Lockdowns have taught us many things, one of which is that we need our eyes as well as our
ears to understand what is being said - and having a conversation through a mask can be
difficult because we cannot lipread.
Hopefully we will soon be able to dispense with masks and see full faces again, so, now is a good time to learn to lipread. Learning this skill can make communication so much easier if your hearing is impaired, and the good news is that lip reading courses, which are usually held face-to-face in Loughborough, are being held on Zoom, so you can learn to lipread in your own home.
Courses are run by the Leslie Edwards Trust, a Loughborough-based charity for the promotion of lip reading, for those suffering from hearing loss.
An enthusiastic advocate of lipreading is former Barrow resident Angela Yates, who did a course herself, was so impressed with it, and the work of the Trust, that she offered her services to the committee to help with publicity.
“I wear hearing aids which help a lot, but there are times when you also need to lipread,” says Angela. “Being in a noisy environment, having distracting background noise, even something as small as people walking on wooden floors, can make it difficult to hear. I found the lipreading course very useful.”
Lipreading is a technique to aid speech understanding by watching the movement of lips, face and tongue when the sound is not sufficiently loud and clear. Understanding context can further clarify what the speaker may be saying and students are taught this too. Apart from the obvious benefits such as learning and practising vital lipreading skills, the classes are informative, and provide the opportunity to share experiences and useful tips. Angela said she enjoyed meeting people who had similar problems with hearing.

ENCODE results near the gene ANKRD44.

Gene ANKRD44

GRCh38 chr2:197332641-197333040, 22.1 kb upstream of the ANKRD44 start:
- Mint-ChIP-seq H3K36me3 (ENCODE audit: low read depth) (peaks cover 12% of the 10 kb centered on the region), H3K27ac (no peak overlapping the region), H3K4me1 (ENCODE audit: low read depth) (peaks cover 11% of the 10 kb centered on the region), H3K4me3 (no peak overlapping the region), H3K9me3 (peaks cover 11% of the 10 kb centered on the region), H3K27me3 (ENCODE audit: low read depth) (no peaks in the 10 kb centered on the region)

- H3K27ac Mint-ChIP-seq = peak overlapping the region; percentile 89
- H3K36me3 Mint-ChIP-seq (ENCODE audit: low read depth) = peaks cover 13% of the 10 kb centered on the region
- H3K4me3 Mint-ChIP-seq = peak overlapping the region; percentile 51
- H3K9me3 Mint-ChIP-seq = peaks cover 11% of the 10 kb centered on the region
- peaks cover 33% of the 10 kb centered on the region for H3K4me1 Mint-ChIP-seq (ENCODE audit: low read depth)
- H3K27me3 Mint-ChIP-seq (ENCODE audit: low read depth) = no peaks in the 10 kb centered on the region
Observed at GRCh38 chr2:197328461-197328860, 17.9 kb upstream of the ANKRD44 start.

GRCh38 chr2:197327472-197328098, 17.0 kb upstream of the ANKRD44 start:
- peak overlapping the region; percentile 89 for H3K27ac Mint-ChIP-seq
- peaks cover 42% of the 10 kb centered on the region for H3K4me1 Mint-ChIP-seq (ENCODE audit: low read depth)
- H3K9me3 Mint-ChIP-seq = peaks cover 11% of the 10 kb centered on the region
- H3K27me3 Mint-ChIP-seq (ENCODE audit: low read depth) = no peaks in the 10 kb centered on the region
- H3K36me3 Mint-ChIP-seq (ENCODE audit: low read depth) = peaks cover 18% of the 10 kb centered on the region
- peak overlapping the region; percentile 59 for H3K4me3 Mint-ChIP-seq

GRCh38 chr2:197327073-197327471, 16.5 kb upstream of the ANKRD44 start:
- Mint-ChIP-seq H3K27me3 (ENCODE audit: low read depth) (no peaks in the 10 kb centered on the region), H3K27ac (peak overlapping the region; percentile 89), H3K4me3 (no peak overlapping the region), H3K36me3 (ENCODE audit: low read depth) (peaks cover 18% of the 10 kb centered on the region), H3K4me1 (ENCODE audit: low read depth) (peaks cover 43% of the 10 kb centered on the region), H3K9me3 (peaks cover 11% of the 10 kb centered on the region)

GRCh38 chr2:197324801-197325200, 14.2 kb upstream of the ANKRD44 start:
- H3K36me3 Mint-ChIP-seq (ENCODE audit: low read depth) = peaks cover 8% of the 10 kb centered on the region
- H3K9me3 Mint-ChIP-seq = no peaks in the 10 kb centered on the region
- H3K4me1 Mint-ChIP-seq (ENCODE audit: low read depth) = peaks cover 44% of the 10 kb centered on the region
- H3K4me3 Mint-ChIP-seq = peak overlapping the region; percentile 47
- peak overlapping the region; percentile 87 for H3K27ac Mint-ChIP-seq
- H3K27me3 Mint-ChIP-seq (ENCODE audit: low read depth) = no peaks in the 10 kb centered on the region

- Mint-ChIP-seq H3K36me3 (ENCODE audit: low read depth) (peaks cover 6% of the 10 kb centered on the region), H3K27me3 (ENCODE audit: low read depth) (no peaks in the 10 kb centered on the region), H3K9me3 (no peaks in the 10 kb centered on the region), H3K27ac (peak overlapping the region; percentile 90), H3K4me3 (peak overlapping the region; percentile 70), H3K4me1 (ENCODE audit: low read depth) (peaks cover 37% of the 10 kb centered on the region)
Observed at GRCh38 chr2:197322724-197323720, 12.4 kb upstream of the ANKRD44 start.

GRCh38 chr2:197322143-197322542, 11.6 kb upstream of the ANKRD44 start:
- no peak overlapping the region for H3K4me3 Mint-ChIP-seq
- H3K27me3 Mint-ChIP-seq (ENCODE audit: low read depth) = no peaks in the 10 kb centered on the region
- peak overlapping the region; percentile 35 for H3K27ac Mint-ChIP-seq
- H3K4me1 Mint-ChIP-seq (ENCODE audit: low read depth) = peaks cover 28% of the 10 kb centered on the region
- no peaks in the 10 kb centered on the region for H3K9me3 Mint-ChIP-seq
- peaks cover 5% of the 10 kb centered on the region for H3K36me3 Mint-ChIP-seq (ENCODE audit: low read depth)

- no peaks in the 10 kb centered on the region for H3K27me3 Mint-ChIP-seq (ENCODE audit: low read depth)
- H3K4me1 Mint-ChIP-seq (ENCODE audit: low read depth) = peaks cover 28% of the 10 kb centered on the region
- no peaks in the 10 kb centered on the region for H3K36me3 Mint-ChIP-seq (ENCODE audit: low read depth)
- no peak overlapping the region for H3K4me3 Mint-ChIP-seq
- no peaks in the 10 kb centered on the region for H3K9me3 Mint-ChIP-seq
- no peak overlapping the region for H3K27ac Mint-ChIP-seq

It is important to manage hearing loss because it can lead to communication problems in a hearing world. People with hearing loss can become isolated within families, socially and at work, which can lead to low self-esteem, depression and other health problems.
Frequently, people avoid and withdraw from social situations and this increases a person’s feeling of being cut off from everyday life. Technology has brought us useful aids, like subtitles on TV - but it can be frustrating when the words lag behind the picture or don’t match the context, and this is when lip reading comes into its own. Another aid is sign language, which enables deaf people to communicate with each other. However, most hearing-impaired people live in the hearing community and need to be able to communicate with hearing people.
Lipreading trains your eyes to help your ears by watching the movements of the mouth teeth and tongue, and by reading the expressions of the face.
Lip reading classes can be joined using anything from a smartphone, to a tablet, laptop or computer. There is usually an introductory class which will help you if you’ve never used Zoom before. Classes start on 23 April and will be held once a week for 10 weeks. The cost is £20 for the 10-week term. For more information or to join a class, contact Jane Futcher on www.lets-lipread. org.uk · There is also a Lets Lipread Facebook group.